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Shell is already backtracking on its boycott of Russian oil

An employee stands in front of lines of oil barrels at Royal Dutch Shell Plc's lubricants blending plant in Russia
Reuters/Sergei Karpukhin
An employee stands in front of lines of oil barrels at Royal Dutch Shell Plc’s lubricants blending plant in the town of Torzhok, north-west of…
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This post has been updated with a March 8 statement from Shell.

Since the start of Russia’s invasion of Ukraine on Feb. 24, traders have struggled to unload Russian oil: Western buyers are adhering to a voluntary embargo in response to the violence, and in case sanctions start hitting the oil industry.

On Tuesday, March 1, Shell was lauded for cutting ties with Russian firms Gazprom and Salym Petroleum, and for ending its involvement in the Nord Stream 2 gas pipeline. “We are shocked by the loss of life in Ukraine, which we deplore, resulting from a senseless act of military aggression which threatens European security,” Shell CEO Ben van Beurden said at the time. “Our decision to exit is one we take with conviction.”

That conviction lasted less than a week. By Friday (March 4), as the price spread widened between Russia’s Urals crude and Brent crude, the international benchmark for oil prices, Shell bought 100,000 metric tons at a record discount of $28.50 per barrel, according to a report from the Wall Street Journal.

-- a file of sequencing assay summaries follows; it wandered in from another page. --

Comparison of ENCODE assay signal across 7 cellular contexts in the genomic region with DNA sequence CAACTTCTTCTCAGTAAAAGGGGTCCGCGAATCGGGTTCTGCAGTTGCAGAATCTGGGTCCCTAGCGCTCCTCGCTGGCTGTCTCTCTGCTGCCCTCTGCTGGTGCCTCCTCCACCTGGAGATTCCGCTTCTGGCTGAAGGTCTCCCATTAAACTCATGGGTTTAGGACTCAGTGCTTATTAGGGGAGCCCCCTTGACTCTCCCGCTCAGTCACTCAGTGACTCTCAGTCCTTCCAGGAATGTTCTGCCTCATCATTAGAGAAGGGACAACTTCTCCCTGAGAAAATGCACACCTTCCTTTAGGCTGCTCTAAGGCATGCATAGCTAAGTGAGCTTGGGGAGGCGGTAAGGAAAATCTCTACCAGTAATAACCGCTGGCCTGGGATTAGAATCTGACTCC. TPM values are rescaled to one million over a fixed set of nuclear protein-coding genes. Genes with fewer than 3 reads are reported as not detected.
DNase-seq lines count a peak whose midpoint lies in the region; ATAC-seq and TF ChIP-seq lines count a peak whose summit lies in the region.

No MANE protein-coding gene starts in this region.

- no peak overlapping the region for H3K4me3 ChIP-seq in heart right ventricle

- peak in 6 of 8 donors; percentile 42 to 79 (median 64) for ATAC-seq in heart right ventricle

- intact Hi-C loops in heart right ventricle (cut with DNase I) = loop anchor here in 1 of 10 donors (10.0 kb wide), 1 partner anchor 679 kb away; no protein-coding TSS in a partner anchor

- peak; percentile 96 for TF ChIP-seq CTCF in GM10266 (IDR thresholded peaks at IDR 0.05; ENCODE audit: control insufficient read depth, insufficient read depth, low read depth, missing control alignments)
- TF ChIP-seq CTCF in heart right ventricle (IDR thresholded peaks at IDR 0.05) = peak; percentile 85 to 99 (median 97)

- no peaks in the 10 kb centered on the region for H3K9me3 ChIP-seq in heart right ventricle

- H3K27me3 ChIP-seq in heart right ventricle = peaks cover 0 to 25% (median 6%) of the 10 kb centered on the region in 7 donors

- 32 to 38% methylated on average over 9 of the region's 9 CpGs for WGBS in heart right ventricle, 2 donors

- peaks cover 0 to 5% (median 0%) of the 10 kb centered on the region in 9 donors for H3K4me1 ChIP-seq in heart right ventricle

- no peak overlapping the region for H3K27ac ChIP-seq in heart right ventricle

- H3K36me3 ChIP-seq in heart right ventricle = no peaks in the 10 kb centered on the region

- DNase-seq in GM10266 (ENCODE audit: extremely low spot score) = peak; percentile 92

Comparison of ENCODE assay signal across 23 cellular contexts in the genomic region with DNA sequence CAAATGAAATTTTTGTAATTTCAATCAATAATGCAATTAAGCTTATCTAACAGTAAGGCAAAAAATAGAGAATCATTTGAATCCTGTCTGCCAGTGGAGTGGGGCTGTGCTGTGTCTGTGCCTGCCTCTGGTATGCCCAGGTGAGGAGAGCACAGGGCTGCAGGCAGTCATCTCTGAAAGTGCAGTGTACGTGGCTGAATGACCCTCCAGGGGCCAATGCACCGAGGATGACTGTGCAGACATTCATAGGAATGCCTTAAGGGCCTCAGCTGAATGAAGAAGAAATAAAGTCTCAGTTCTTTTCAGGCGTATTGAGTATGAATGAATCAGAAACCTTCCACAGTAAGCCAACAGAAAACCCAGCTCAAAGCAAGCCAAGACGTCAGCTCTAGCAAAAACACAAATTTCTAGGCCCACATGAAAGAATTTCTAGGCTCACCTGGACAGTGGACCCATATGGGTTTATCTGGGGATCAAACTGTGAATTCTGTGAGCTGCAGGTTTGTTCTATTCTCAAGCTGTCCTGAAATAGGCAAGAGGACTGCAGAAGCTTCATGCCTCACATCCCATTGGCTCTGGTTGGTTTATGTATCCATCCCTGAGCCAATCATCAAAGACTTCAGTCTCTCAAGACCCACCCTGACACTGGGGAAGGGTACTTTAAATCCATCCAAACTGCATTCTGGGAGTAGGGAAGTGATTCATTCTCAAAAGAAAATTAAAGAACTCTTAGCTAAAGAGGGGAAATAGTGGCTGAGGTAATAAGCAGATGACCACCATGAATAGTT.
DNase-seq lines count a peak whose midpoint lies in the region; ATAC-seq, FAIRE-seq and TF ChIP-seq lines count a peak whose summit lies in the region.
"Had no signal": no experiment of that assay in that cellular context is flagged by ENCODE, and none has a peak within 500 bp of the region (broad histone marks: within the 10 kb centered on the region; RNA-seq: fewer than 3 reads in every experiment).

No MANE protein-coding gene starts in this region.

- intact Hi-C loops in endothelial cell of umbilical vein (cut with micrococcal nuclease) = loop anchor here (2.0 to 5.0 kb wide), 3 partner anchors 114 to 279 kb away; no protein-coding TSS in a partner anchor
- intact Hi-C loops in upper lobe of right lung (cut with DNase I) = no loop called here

On Twitter, Shell confirmed that it would continue to buy Russian oil, citing a tight market and few alternatives for sourcing crude.

Dmytro Kuleba, Ukraine’s foreign minister, expressed his disappointment.

Shell’s purchase of Russian crude—the first since companies began cutting ties—could signal to the rest of the market that buying Russian oil at a record discount is worth any moral about-face, according to Bloomberg.

An oil embargo may be coming

Thus far, oil and gas have not been included in government sanctions against Russia. But on Sunday, US secretary of state Anthony Blinken raised the possibility of a full oil embargo against Russia, saying the US was in “very active discussions” with European allies. An embargo would further tighten supplies, push high global oil prices even higher, and deal a heavy blow to Russia’s already battered domestic economy. In the years leading up to the invasion, oil and gas revenues contributed to filling Russia’s war coffers.

The US is already seeing retail gas prices skyrocket, with national averages hitting $4 a gallon on Sunday, the highest since 2008, CNBC reported.

Update: On Tuesday (March 8), Shell apologized for its purchase of Russian crude, following a backlash. The company said it would donate funds from its Russian oil purchases to humanitarian aid for Ukraine. Additionally, Shell said it would shut service stations and other operations in Russia, cease to renew any Russian term contracts, and find alternative fuel sources. The US and UK announced a Russian oil embargo, also on Tuesday.

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